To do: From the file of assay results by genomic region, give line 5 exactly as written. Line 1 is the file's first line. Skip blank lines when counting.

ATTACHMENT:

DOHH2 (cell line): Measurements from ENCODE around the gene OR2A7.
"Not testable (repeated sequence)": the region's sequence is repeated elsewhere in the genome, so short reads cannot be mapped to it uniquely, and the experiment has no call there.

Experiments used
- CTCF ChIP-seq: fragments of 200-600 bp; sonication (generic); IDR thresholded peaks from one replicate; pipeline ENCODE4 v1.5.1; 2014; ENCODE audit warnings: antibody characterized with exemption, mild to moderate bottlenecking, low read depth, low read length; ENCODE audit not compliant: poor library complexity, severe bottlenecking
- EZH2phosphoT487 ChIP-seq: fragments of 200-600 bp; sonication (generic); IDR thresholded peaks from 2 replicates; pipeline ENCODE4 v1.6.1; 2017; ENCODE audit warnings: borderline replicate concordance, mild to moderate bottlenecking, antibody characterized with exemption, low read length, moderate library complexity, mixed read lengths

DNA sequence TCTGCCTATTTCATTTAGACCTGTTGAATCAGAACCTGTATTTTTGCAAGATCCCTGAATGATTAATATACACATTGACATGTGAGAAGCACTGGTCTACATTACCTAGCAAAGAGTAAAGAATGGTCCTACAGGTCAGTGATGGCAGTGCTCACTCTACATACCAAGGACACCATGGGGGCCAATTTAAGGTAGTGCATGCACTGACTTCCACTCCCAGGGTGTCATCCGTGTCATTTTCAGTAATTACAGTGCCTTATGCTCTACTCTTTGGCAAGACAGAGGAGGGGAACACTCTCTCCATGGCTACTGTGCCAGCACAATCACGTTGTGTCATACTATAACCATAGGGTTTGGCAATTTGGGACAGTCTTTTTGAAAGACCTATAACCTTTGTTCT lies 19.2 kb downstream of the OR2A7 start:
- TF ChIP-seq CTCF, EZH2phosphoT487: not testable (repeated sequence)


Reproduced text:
- EZH2phosphoT487 ChIP-seq: fragments of 200-600 bp; sonication (generic); IDR thresholded peaks from 2 replicates; pipeline ENCODE4 v1.6.1; 2017; ENCODE audit warnings: borderline replicate concordance, mild to moderate bottlenecking, antibody characterized with exemption, low read length, moderate library complexity, mixed read lengths